“I’m a white male, and I am prejudiced,” the caller confessed. “What can I do to change? To become a better American?”

Heather McGhee, president of the public policy organization Demos, took this question during a C-SPAN show last summer. A video of their exchange would later go viral, due in no small part to how McGhee, a black woman, met the man’s humility with gentleness and compassion.

In a different America, this would be the tone and tenor of a national conversation on race—that mythical dialogue that folks clamor for after some racialized event has momentarily captivated the country. Instead, a debate soon emerged about the pedestaling of McGhee’s sympathy and the nerve of the white man expecting her to solve his racism over the phone. Why should black public figures be gracious therapists for white strangers’ racial questions and quandaries? And why should a white person seeking to better understand black people be chastised for asking them for help?

We black writers are often the first touchpoint for white readers trying to understand a black experience or point of view, and email and social media make it easier than ever for readers to reach out and ask for more. Trolls aside, I think this is a positive development. My writing on everything from weighted vote reparations to how the Republican Party could improve its support with black voters has led to conversations with white readers that I’m certain they’ve never had with any black person. For me, this positive dialogue is part of why I write at all. And it’s more than just a fringe benefit of writing about race; I view it as a personal responsibility to help usher earnest and humble white readers through my perspective. In this regard, McGhee’s demeanor and response was instructive.

These readers, however, are distinct from the lazy and incurious lot who expect black writers to endorse their understanding of race, racism, and racialized issues, or who ask, in effect, “What do black people think about this?” or “Why do black people ____?” Four prominent black thinkers discussed this phenomenon in a recent forum for Slate. Since Donald Trump won the election, sociology professor Tressie McMillan Cottom said, “Black people have one primary job: to manage white people’s emotions. Their emotions are high right now and we’re being overtaxed with it.” Slate writer Jamelle Bouie noted that, “for many white readers and followers, we are the only consistent black presence in their lives. And so there’s a kind of expectation that we will be there to manage their emotions, whether it is calls for hope or outlets for anger.” As NPR’s Gene Demby wrote during a Twitter debate last month that prompted the Slate forum:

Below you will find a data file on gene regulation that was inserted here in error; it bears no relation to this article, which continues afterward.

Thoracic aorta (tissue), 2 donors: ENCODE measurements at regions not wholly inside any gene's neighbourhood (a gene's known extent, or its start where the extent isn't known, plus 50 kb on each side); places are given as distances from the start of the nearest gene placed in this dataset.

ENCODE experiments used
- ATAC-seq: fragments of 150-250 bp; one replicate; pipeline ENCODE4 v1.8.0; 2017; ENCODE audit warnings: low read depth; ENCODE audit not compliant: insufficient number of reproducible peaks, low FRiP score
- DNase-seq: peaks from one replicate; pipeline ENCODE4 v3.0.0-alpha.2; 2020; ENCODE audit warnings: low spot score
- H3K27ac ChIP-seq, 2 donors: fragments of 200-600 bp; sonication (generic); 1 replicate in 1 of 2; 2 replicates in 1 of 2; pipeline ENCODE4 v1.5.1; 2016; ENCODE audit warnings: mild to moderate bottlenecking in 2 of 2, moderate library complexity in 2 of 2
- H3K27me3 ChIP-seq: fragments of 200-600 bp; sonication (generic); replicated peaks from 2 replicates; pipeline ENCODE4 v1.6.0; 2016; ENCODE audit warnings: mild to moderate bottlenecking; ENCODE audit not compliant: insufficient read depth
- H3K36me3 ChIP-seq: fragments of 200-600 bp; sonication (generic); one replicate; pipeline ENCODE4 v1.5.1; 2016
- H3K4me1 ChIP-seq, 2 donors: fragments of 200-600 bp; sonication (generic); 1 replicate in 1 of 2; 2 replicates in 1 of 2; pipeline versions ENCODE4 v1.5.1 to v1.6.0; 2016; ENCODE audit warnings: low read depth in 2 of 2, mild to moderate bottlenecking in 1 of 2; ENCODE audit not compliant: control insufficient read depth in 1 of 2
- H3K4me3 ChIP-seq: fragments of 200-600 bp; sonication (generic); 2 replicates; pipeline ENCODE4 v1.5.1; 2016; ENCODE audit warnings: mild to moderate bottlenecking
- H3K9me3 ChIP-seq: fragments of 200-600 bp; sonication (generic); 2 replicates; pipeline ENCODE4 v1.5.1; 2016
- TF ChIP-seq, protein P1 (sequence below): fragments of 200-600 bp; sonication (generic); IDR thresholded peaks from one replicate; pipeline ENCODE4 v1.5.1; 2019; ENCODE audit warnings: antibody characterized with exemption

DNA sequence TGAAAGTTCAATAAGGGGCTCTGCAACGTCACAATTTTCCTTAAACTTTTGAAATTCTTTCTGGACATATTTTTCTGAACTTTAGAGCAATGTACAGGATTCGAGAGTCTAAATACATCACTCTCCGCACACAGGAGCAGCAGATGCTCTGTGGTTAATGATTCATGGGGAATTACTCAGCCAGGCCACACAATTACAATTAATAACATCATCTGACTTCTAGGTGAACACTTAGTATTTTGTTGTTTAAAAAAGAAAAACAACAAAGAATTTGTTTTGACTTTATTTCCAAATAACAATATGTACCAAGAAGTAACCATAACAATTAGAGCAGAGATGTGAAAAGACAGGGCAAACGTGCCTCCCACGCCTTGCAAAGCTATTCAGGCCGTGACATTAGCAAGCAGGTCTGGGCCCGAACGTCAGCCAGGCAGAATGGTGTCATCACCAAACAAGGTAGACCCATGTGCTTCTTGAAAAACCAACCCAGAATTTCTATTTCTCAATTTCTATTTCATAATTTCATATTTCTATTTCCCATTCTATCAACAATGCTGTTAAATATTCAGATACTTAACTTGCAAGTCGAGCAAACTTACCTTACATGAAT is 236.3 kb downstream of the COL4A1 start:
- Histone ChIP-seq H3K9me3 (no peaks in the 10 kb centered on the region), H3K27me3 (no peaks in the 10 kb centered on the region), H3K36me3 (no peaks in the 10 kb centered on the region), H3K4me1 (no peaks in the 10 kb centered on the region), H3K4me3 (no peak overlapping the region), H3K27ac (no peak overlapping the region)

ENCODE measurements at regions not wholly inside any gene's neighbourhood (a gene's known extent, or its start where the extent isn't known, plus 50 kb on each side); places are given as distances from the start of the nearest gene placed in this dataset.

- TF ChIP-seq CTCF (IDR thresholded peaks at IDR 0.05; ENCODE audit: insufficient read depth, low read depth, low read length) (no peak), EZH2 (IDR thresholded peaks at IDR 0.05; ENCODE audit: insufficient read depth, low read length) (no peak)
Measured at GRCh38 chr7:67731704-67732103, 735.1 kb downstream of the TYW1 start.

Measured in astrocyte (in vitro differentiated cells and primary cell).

In other words, white readers with racial curiosities and quandaries should not assume that all black writers will handhold them in the way McGhee did for the C-SPAN caller.

This is not just about strangers demanding dialogue. It extends to readers who wear the writings of black authors as a badge. The Atlantic’s Ta-Nahesi Coates, whose memoir Between the World and Me won a National Book Award in 2015, remarked in a recent interview, “I’m the guy who, I guess, white people read to show they know something. And that’s what Between the World and Me is now. It’s used as a symbol for somethingwhat do you do when that’s the case? That’s not what you write for.”

This is an age-old dilemma. Over a century ago, in the opening chapter of The Souls of Black Folks, W.E.B. DuBois wrote:

Between me and the other world there is ever an unasked question: unasked by some through feelings of delicacy; by others through the difficulty of rightly framing it. All, nevertheless, flutter round it. They approach me in a half- hesitant sort of way, eye me curiously or compassionately, and then, instead of saying directly, How does it feel to be a problem? they say, I know an excellent colored man in my town; or, I fought at Mechanicsville; or, Do not these Southern outrages make your blood boil? At these I smile, or am interested, or reduce the boiling to a simmer, as the occasion may require. To the real question, How does it feel to be a problem? I answer seldom a word.

Today, the unasked question remains unasked by the earnest white reader. But there is value, as a black writer, in answering the unasked anyway, as well as addressing the questions that flutter round it. Of course, these readers’ racial issues cannot be resolved so simply. If they are serious about knowing more and engaging more substantially, they must put in the work—more than tweeting a question at a black writer, or calling into a C-SPAN show.

McGhee’s advice to the white caller can be summed up in five words: get to know black people. Black writers play an important role in this endeavor. So engaging with black writers is a worthy first step, and we black writers ought to welcome that engagement. And, on the whole, I think we do. Ultimately, though, this is about black agency and recognizing that it is not black writers’ sworn duty to meet white readers’ demands to husband their racial anxieties. Each writer determines how, when, and who to engage. 

I believe in meeting people where they are, as long as they truly want to embark on honest conversation. This can be draining, but I’d rather err on the side of being too generous with my time and effort, in the hopes that my insights foster greater racial understanding. I am a black writer, after all—uniquely positioned to make outsized contributions to white people’s understanding of the intricacies of black American experiences. If writers don’t do this, who will?